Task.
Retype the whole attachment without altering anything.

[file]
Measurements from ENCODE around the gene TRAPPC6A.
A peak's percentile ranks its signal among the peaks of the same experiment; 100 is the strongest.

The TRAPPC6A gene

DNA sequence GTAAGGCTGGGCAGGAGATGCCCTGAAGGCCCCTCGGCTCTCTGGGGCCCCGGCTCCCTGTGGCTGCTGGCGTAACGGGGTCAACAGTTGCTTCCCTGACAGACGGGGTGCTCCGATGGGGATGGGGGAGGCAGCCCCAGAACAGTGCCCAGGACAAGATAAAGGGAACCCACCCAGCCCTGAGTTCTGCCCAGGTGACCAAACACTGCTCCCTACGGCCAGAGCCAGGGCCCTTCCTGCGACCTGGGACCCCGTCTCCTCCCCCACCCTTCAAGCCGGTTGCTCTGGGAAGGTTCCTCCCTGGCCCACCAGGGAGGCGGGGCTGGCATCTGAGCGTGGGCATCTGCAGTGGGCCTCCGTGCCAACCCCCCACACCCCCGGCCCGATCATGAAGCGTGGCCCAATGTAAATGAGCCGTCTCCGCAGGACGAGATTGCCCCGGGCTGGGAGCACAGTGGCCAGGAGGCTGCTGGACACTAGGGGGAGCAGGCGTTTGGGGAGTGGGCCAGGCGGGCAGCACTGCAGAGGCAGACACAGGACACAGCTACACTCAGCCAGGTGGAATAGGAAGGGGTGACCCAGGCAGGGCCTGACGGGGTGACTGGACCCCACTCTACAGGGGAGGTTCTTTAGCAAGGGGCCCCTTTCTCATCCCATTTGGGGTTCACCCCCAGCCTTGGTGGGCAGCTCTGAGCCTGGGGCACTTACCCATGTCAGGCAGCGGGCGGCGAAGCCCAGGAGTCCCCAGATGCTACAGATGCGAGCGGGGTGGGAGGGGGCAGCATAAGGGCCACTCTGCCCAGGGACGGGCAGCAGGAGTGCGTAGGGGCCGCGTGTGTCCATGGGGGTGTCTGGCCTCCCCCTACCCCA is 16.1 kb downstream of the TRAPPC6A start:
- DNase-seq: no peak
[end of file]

Measurements from ENCODE around the gene TRAPPC6A.
A peak's percentile ranks its signal among the peaks of the same experiment; 100 is the strongest.

The TRAPPC6A gene

DNA sequence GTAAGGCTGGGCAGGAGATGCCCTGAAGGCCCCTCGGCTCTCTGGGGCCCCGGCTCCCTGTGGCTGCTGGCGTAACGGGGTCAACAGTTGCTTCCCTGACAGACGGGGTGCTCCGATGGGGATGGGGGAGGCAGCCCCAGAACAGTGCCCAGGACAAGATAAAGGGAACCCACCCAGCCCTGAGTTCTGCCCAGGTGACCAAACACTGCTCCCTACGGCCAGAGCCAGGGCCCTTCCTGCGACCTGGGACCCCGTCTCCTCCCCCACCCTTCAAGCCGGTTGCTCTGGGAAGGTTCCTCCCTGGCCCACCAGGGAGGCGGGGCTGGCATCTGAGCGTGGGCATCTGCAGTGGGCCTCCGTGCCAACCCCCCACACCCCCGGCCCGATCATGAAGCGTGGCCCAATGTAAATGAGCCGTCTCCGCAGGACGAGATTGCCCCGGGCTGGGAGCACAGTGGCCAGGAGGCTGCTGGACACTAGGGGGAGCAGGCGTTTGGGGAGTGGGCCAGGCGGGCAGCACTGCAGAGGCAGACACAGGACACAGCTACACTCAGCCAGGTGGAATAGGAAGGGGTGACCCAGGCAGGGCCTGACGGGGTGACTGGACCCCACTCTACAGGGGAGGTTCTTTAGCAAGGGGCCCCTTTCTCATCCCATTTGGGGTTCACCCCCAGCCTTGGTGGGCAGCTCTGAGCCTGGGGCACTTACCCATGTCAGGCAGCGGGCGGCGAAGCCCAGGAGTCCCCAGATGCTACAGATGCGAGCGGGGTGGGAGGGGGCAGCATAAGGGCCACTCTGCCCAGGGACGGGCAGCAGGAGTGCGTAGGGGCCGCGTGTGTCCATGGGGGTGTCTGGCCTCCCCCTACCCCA is 16.1 kb downstream of the TRAPPC6A start:
- DNase-seq: no peak